Skip directly to content

Clinical Trials

Clinical trials are an essential step in the medicine development process.

 

We are currently conducting clinical trials for a number of medical conditions including infectious diseases, cancer, inflammatory diseases and central nervous system disorders.

Before a medicine can be tested in humans, we produce comprehensive reports, combining all findings from laboratory and animal studies, to demonstrate to regulatory agencies such as the European Medicines Agency that the potential benefits of the medicine outweigh the risks.

Clinical trials of Pfizer medicines take place all over the world and are conducted in accordance with recognised international standards, as well as local laws and regulations.

 

Pfizer clinical Trials Performed in the UK during 2016
  

During 2016 within the UK, 55 Pfizer clinical trial protocols were in place, across 292 clinical trials sites that to date have enrolled over 4,000 patients.1

 

As part of our INSPIRE programme (Investigator Networks, Site Partnerships and Infrastructure for Research Excellence) we have built a trusted network of preferred locations for clinical trial research, which now spans over 90 sites around the globe, with 5 located in the UK.

 

There are 3 main stages of clinical trials that lead to the approval of a medicine

 

Phase I: 20 – 100 healthy volunteers2

The first study is usually carried out on a small number of healthy male volunteers (between 20 and 100), who take the medicine for a short period of time whilst being closely monitored. Tests are carried out to see exactly how the medicine is acting in the body.

 
Phase II: 100 – 500 patients with the disease2

The medicine’s effectiveness and minimum and maximum doses must be established, so testing is usually carried out on another small group of people who suffer from the disease or whose condition the medicine is designed to treat. Normally several hundred patients are involved in this round of testing. Most phase II trials randomly assign patients to either the medicine or a control group receiving a placebo (a dummy medicine).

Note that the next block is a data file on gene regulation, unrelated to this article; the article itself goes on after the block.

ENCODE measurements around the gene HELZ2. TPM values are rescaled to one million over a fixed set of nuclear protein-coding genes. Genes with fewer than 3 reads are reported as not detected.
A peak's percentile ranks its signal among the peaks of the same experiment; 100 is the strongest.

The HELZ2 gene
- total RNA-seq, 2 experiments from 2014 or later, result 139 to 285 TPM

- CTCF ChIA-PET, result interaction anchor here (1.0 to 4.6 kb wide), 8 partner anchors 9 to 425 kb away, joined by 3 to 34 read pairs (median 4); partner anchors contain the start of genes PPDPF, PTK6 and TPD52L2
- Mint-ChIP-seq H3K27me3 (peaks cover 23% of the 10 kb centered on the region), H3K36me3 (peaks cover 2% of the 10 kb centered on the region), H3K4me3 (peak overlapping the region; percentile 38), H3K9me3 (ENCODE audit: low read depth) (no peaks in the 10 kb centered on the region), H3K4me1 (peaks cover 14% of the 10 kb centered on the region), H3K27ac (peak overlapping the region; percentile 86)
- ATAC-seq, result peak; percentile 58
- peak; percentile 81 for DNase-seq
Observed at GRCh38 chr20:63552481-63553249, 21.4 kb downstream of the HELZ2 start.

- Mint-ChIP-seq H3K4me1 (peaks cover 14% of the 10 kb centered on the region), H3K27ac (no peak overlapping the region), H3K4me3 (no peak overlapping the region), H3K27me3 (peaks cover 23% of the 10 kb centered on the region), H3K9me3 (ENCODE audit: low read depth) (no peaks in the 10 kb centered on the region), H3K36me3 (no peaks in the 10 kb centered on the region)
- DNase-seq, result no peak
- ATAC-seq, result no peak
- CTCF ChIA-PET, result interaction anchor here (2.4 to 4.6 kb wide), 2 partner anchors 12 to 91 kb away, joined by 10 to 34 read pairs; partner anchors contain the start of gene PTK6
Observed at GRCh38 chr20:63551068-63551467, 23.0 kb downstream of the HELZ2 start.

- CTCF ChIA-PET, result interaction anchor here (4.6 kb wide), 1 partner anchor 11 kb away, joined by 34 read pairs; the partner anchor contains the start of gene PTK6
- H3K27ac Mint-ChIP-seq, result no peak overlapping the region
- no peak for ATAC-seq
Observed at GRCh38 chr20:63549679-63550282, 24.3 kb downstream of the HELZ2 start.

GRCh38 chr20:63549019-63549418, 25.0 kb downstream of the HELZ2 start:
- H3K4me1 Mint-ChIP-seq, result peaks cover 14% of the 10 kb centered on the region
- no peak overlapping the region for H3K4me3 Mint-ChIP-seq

Phase III: 1,000 – 5,000 patients2

Trials are expanded to include larger populations, typically between 1,000 – 5,000 patients, and are usually carried out on a randomised control basis. This means each participant is randomly assigned to either the medicine or a control group receiving a placebo (dummy medicine) – based on chance, rather than decided by the doctor or participant. Randomised control trials enable researchers to put any differences in outcomes between the groups to the treatment received.³

Throughout the trials process, multiple safeguards are in place to protect the rights and safety of study participants.

 

Transparency of clinical data

In line with regulatory requirements, every trial we run involving our compounds is registered and made public. In keeping with mandatory requirements, we are committed to transparency, and so publish information about the purpose of each trial, the eligibility of patients to join the trial and the location of the study.

You can see this information at www.clinicaltrials.gov 

 

 

References

  1. Pfizer data on file. September 2017.
  2. http://www.abpi.org.uk/our-work/mandi/Pages/innovation-in-medicine.aspx Last accessed September 2017.
  3. https://www.nice.org.uk/glossary?letter=r Last accessed September 2017.